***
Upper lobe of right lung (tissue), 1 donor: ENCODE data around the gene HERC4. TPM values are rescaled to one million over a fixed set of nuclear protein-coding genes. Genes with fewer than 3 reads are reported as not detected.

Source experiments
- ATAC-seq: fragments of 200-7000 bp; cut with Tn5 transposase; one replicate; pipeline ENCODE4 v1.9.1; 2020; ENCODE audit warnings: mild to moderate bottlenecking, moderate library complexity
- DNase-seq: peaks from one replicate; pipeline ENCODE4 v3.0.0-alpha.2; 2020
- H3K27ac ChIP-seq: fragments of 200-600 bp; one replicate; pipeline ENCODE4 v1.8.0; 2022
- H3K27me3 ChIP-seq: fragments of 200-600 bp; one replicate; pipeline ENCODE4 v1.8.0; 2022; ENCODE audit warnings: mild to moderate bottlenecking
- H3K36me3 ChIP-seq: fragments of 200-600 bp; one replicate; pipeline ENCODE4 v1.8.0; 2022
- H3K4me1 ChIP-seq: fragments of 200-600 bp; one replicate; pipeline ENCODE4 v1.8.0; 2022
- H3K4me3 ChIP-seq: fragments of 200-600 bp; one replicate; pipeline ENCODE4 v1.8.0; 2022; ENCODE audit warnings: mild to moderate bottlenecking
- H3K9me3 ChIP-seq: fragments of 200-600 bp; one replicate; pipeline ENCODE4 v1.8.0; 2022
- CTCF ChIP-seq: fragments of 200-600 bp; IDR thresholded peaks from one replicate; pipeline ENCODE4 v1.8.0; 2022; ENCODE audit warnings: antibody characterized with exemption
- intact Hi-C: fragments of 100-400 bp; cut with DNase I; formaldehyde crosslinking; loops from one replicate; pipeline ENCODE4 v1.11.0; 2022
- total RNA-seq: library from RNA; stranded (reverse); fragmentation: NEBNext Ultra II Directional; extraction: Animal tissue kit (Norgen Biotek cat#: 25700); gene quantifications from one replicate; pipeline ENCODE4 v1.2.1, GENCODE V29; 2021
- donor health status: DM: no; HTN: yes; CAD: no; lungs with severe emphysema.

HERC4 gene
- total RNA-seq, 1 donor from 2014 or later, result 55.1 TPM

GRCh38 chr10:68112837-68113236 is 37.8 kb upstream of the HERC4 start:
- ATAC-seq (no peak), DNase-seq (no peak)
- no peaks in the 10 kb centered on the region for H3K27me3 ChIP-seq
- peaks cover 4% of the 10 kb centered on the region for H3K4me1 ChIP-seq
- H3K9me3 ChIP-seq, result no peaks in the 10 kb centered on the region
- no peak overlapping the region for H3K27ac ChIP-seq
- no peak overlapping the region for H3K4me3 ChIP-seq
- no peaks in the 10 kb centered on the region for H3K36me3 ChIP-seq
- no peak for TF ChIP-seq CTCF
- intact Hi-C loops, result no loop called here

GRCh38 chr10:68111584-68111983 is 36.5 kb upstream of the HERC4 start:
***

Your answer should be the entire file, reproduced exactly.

Upper lobe of right lung (tissue), 1 donor: ENCODE data around the gene HERC4. TPM values are rescaled to one million over a fixed set of nuclear protein-coding genes. Genes with fewer than 3 reads are reported as not detected.

Source experiments
- ATAC-seq: fragments of 200-7000 bp; cut with Tn5 transposase; one replicate; pipeline ENCODE4 v1.9.1; 2020; ENCODE audit warnings: mild to moderate bottlenecking, moderate library complexity
- DNase-seq: peaks from one replicate; pipeline ENCODE4 v3.0.0-alpha.2; 2020
- H3K27ac ChIP-seq: fragments of 200-600 bp; one replicate; pipeline ENCODE4 v1.8.0; 2022
- H3K27me3 ChIP-seq: fragments of 200-600 bp; one replicate; pipeline ENCODE4 v1.8.0; 2022; ENCODE audit warnings: mild to moderate bottlenecking
- H3K36me3 ChIP-seq: fragments of 200-600 bp; one replicate; pipeline ENCODE4 v1.8.0; 2022
- H3K4me1 ChIP-seq: fragments of 200-600 bp; one replicate; pipeline ENCODE4 v1.8.0; 2022
- H3K4me3 ChIP-seq: fragments of 200-600 bp; one replicate; pipeline ENCODE4 v1.8.0; 2022; ENCODE audit warnings: mild to moderate bottlenecking
- H3K9me3 ChIP-seq: fragments of 200-600 bp; one replicate; pipeline ENCODE4 v1.8.0; 2022
- CTCF ChIP-seq: fragments of 200-600 bp; IDR thresholded peaks from one replicate; pipeline ENCODE4 v1.8.0; 2022; ENCODE audit warnings: antibody characterized with exemption
- intact Hi-C: fragments of 100-400 bp; cut with DNase I; formaldehyde crosslinking; loops from one replicate; pipeline ENCODE4 v1.11.0; 2022
- total RNA-seq: library from RNA; stranded (reverse); fragmentation: NEBNext Ultra II Directional; extraction: Animal tissue kit (Norgen Biotek cat#: 25700); gene quantifications from one replicate; pipeline ENCODE4 v1.2.1, GENCODE V29; 2021
- donor health status: DM: no; HTN: yes; CAD: no; lungs with severe emphysema.

HERC4 gene
- total RNA-seq, 1 donor from 2014 or later, result 55.1 TPM

GRCh38 chr10:68112837-68113236 is 37.8 kb upstream of the HERC4 start:
- ATAC-seq (no peak), DNase-seq (no peak)
- no peaks in the 10 kb centered on the region for H3K27me3 ChIP-seq
- peaks cover 4% of the 10 kb centered on the region for H3K4me1 ChIP-seq
- H3K9me3 ChIP-seq, result no peaks in the 10 kb centered on the region
- no peak overlapping the region for H3K27ac ChIP-seq
- no peak overlapping the region for H3K4me3 ChIP-seq
- no peaks in the 10 kb centered on the region for H3K36me3 ChIP-seq
- no peak for TF ChIP-seq CTCF
- intact Hi-C loops, result no loop called here

GRCh38 chr10:68111584-68111983 is 36.5 kb upstream of the HERC4 start: